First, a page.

Keener, whose voice is sexily raspy and whose hair was dyed blonde, had a disconcerting habit of her own: When Walken was answering a question, she'd gaze intently at me, as if she were assessing my sincerity. Together, they played a duet of polite, don't-screw-with-us-ness.

"After Being John Malkovich, there was a type of role that came my way," Keener said, referring to her Oscar-nominated role as the icy Maxine. "There's a word for it that I hate, starting with B and ending with itch. I didn't like it. It might have been appropriate" – she laughed dryly – "but I didn't like it, and I didn't want to do it. Some people actually thought I was Maxine, not because of how I am, but because of how she was acting in the film." She remembers a grip saying, "Maxine's not my type," and giving her "the high hat."

Thankfully, that subsided after Capote, where she played Harper Lee, earning a second Oscar nod, and The 40-Year-Old Virgin, where she was Steve Carell's love interest. "This role was great for me, too," she added, "a real family drama that's so intense, and so contingent upon everyone staying together and developing this organism."

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The film's success was contingent upon something vital, too: The actors had to play auction-quality instruments authentically enough to portray a storied quartet, on a tight 25-day shooting schedule. Though not a musician, Walken grew up around them on Manhattan's Upper West Side – "It's a mecca for serious music, where whole families perform, tour and teach; it's a whole way of life," he said – and he was raised by Broadway comics and gypsies, the chorus singers and dancers. "That's a whole community, too, but it's a different thing," he admitted. Keener's son Clyde (with her ex-husband, the actor Dermott Mulroney) plays the cello, "but it was this whole other world for me as well," she said.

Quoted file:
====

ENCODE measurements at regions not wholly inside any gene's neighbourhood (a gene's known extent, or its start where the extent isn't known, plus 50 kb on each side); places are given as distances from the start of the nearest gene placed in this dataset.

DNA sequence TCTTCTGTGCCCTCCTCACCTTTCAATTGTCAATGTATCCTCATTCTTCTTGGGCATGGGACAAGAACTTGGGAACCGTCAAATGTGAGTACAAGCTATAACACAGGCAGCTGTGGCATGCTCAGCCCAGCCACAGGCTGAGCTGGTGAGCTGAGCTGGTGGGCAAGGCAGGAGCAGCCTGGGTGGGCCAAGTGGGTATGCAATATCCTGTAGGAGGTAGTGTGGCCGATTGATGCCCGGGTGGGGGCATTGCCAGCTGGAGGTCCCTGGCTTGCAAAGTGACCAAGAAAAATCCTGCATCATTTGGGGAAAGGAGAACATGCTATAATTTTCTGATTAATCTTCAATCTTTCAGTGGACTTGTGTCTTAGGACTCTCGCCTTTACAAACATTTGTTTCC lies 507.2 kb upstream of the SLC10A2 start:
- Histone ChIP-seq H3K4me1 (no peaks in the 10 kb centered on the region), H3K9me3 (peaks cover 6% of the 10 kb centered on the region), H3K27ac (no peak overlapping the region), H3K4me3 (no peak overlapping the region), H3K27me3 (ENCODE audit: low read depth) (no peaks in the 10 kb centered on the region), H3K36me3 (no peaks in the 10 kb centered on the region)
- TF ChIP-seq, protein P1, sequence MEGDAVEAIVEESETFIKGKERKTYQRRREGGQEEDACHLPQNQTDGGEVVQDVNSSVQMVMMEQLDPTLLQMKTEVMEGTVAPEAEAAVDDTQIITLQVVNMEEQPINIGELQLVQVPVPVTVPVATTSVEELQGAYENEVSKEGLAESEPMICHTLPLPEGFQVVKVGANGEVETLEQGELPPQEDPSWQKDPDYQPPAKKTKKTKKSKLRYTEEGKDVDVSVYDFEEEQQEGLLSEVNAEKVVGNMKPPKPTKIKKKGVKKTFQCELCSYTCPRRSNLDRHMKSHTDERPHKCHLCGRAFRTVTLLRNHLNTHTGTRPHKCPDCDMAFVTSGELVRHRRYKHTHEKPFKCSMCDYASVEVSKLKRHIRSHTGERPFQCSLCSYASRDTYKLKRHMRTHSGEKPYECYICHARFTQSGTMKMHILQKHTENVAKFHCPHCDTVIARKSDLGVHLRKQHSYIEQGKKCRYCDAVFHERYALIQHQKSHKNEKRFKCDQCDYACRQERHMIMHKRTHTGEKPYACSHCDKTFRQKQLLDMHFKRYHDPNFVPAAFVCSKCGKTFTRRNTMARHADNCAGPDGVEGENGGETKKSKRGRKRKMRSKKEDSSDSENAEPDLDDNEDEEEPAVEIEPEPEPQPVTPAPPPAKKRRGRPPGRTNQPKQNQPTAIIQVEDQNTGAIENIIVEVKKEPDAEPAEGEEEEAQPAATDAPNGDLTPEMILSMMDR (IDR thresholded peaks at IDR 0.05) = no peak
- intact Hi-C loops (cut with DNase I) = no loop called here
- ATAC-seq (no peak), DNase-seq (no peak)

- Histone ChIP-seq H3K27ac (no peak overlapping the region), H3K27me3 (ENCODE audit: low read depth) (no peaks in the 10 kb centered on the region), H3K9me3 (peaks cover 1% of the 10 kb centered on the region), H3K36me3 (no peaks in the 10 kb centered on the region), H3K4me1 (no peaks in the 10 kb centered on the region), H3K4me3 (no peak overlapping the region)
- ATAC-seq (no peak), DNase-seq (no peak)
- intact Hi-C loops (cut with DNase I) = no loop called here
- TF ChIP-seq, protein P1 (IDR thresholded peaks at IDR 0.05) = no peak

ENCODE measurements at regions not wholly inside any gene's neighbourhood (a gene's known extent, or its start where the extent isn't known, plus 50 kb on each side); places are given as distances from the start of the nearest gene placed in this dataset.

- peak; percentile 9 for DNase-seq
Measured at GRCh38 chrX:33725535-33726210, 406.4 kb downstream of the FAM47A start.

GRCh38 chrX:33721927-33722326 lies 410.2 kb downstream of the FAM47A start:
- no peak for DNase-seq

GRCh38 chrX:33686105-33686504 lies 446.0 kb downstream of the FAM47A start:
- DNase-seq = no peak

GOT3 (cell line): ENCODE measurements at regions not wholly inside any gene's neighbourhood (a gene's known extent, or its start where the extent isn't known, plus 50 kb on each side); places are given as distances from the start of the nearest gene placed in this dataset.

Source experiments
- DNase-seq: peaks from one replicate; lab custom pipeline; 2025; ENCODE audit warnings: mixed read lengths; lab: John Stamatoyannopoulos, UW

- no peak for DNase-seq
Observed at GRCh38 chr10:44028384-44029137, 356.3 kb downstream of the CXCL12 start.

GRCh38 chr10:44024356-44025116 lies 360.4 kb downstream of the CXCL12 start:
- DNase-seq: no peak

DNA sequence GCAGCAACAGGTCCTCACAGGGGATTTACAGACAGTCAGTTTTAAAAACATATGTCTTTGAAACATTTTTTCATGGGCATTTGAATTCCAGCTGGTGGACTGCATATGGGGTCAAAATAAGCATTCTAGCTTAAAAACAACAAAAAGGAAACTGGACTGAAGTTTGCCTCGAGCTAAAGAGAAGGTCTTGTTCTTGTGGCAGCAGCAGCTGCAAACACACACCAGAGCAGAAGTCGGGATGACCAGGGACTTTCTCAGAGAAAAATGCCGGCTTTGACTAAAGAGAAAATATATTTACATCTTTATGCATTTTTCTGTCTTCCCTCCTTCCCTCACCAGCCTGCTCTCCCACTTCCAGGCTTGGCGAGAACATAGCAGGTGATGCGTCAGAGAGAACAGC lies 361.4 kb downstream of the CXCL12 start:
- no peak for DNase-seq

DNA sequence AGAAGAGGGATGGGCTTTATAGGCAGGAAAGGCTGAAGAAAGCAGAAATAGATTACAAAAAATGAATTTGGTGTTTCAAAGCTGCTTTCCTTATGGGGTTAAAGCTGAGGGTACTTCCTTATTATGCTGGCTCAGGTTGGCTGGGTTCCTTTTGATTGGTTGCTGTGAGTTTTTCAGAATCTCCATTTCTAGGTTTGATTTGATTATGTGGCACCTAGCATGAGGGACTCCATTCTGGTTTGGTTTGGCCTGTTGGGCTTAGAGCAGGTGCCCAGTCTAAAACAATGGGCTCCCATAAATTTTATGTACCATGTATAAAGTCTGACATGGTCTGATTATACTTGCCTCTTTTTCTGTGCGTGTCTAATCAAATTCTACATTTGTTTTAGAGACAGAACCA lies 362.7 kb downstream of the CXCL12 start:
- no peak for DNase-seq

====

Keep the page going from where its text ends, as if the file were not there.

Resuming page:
So Zilberman gave them a crash course. The film's score is played by the Brentano String Quartet, a highly regarded, 20-year-old ensemble whose name comes from Antonie Brentano, believed by some to be Beethoven's "immortal beloved." Zilberman brought the quartet into an intimate music studio, sat the actors at their sides, and had them perform Opus 131. He then filmed the quartet with five cameras, edited the phrases down to the ones he wanted to showcase in the film, and made a DVD for each actor with his or her part shown from five different angles. He assigned two coaches to each actor, and they learned what they needed for their five-, 10- or 20-second shots.

"I broke a big problem into small segments they could handle," Zilberman said in a phone interview. "The bow, the left hand, the body language." He used three cameras to film the sequences, and didn't stop shooting until the real musicians, stationed by the monitor, told him it looked authentic enough.

"I had this idea seven years ago, and I had to convince the world to join me on this journey," Zilberman said. "It wasn't easy, but it was worthwhile. I wanted to show a chamber music story, and a family story, to show that it's a life-cycle, that you can't stop. And that sometimes you go out of tune. That's how Beethoven designed it – he designed it for drama. The actors and I followed our passion, as Beethoven followed his."